CU360: You mentioned that bond. What are some standout moments for you in the gym?
SR: I mean, it's so many, man. I've had numerous moments with Brandon Knight. Like I said, Keyon, Udonis. Jeff Green, really good friend of mine. We've had a lot of moments. We got a great relationship—real funny relationship when we're out there training. He says, "No." I say, "Yes." I say, "Do this." He says, "No." … I make him do it anyway. We got a cool relationship. It's a lot of different situations.
Stanley Remy passes the ball to Washington Wizards forward Jeff Green at the University of Miami. (Chuck Farris)
CU360: Take me through a day in the life of Stanley Remy.
SR: Ah, man, it's crazy. Usually we'll start our first session at 8 a.m. We like to do everything on time. Every hour on the hour, I have a different pro coming in usually from 8 to about 5. Then after 5, I might take an hour rest, and then I go to the arena and work with all the Heat players at that time—late nights. Usually my day can go from on the court at 8 a.m. and being done at like 9 at night. Every day, five days a week for three months during the summer.
CU360: Over the course of the day, how many guys are you seeing overall, pro and youth?
SR: Oh yeah, and that's the next thing: From time to time I fit in youth, overseas, college guys. You're talking about from NBA players, I see at least 12-13; from college, I see at least 10; from kids, I see at least 12 per day—every single day.
CU360: How do you work with the the Heat on their players' training programs in the offseason.
SR: You know, we work closely with the team. Obviously we don't want to overlap what they're doing. You don't want to overwork those guys. So guys set up different training regiments to make sure they get in with me and they get in with the team, so we work together. Guys from Tyler Johnson, James Johnson, Hassan Whiteside, Rodney McGruder. These are all guys that I work closely with.
CU360: In 2010, LeBron brought attention to the Heat. But behind the scenes, fans really don't know about the basketball rise in Miami beyond the Heat. What have you seen from the basketball market, just how it's grown?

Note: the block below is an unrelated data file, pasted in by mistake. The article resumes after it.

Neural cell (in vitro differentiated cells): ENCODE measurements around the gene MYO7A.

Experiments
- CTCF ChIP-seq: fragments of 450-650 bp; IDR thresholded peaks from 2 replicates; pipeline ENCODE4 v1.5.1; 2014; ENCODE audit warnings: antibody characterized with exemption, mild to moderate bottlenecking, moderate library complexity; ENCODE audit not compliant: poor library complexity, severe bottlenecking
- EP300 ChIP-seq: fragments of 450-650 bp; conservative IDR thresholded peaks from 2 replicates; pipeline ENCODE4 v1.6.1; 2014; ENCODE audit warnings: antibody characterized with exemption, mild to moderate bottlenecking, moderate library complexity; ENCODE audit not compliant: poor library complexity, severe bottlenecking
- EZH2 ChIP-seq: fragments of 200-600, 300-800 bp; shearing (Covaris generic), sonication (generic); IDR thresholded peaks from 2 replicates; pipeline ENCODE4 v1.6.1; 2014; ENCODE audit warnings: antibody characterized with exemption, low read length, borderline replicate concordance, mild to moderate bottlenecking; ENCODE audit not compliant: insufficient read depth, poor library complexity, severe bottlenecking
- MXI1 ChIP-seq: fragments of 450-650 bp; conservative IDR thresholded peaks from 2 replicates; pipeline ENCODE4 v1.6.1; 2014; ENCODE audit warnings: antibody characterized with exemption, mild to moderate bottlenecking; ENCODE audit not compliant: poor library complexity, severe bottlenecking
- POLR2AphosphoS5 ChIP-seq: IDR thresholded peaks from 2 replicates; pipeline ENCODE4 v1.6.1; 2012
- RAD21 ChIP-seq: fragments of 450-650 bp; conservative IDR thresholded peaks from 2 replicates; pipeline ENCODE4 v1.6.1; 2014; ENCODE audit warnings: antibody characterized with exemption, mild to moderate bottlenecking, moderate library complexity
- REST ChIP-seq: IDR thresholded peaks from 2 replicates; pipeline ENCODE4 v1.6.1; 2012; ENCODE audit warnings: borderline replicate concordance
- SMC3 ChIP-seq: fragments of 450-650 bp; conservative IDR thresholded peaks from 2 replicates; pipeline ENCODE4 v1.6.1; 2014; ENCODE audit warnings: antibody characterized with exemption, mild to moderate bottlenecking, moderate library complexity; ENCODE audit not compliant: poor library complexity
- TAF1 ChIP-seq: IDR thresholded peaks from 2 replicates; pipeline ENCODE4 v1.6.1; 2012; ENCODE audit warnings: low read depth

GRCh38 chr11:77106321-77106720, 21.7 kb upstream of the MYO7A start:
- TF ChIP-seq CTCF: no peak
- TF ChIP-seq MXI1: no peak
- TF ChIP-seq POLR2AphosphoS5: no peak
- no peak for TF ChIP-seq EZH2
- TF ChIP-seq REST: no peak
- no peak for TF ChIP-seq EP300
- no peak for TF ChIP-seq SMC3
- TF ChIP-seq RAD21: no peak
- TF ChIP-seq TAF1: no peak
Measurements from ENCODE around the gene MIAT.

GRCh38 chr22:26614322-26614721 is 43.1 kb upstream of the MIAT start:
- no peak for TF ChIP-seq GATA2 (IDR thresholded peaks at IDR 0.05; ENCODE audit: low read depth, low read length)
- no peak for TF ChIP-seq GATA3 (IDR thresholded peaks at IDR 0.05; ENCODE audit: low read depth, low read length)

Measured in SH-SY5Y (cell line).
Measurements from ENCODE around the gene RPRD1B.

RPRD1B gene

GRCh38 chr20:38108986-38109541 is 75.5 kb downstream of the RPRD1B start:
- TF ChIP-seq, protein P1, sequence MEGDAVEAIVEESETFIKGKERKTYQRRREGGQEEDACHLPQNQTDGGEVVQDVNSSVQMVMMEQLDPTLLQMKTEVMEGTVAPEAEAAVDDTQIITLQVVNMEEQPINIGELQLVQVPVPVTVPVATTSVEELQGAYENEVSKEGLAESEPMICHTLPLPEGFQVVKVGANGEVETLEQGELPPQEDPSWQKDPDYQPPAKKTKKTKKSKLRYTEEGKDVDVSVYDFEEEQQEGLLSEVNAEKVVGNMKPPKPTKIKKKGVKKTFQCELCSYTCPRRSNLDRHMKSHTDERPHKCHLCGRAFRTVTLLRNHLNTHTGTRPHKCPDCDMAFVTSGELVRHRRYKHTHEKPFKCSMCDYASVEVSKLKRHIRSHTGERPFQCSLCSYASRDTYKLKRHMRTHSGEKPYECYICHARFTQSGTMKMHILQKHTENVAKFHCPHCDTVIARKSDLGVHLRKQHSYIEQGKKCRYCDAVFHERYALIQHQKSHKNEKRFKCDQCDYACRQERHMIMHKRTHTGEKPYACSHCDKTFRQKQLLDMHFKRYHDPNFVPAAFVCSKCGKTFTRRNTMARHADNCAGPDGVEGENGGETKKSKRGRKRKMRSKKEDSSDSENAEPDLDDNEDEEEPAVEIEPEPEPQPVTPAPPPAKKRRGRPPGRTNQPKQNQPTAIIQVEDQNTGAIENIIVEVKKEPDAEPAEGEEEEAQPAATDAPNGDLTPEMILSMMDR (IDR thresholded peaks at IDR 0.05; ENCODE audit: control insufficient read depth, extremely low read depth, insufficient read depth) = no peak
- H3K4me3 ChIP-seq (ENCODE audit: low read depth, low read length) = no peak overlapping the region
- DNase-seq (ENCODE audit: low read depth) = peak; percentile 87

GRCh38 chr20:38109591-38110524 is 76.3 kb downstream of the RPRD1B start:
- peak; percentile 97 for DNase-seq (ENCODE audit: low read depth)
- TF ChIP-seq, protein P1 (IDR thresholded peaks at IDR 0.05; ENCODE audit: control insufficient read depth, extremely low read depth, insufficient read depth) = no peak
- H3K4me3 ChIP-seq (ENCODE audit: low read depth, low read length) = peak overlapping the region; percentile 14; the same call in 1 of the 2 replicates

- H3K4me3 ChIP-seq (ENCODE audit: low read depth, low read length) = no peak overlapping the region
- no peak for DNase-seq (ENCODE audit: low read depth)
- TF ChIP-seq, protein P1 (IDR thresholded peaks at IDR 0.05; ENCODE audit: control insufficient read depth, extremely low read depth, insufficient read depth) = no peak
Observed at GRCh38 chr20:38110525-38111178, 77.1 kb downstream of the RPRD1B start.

SR: Miami has always been a football state. I’ve seen these type of things that I’m doing now come and go. My whole thing is consistency—sticking with it. Even if you have a bad summer, bring it back next summer and create a consistency about our Miami culture. We can play basketball. We’ve been a part of this for a while. Guys like Brandon Knight and Keyon—those guys came up through the South Florida ranks. We know that we have the talent here. It’s just all about consistent programs to build the culture here, and that’s what we’re doing now.
CU360: Was there one summer that changed the landscape? I know the Miami Pro League has gained popularity over the last few years.
SR: For sure the Miami Pro. I support it majorly, just because you're able to get your guys out there playing, working on things that they've worked on in the gym. That culture has definitely intensified what we have going on. So yeah, the Miami Pro, and it's just building piece by piece. It's not something that's specific—just piece by piece, guys understanding that we have something consistent down here. That's the main thing.
Miami Heat teammates Dwyane Wade and Hassan Whiteside celebrate at the Miami Pro League. (Robson Lopes)
dCU360: Los Angeles has been the place for NBA summers. NYC is also always big. Where is Miami in that mix now?
SR: Well, you know, we break it down in regions. You got up north in the New York area, it's Chris Brickley. He's got a big name and does a great job with the runs and training. In LA out west, you got a lot of trainers out west. There's a lot of competition, but you have some of your top ones like Drew Hanlen and Chris Johnson. They do a great job with their trainings and their runs. And then me in the South, being down here at the bottom. I try to do the same thing.
CU360: Social media branding is so big for trainers now because of the inside access to players. How have you used that platform to get the word out about what you're doing?
SR: We're in the era of social media. Marketing was big back in the day and you paid lots of dollars to do something like that. But now, you can market yourself. You can show videos. You can show what goes on in your day and life. You can show your come-up from the bottom to the top. Easily you can let everyone see your grind. I think that people fall in love with what I'm doing. They respect what I'm doing, so they follow what I'm doing and the following keeps building and building.
CU360: Was that an instinctual thing for you with knowing how to brand and build awareness through social media?
SR: Absolutely not, man. It just happened like this. I didn't think about doing anything like this. It just kind of happened. I know I had a goal and I had a dream and I wanted to stick with it. No matter if I failed, I wanted to continue doing it and figuring out a way and a life to stay with basketball. I always wanted to keep basketball in my life in some kind of way.
CU360: So what's next for you? How do you keep things growing?
SR: Oh yeah, it's going to continue growing, man. We're probably going to have our own facility down here next year. Just nicer and bigger things. I'm going to have travel teams. I'm going to develop the youth more and just grow. My whole thing and concept with this brand is every year, even if you just get an inch better, you still got better than the year before. We want to continue to just bring things down here and just keep building.
Check out our full feature package (video and written) on Miami's basketball boom.
Warren Shaw is a veteran NBA writer based in Miami. Follow him on Twitter.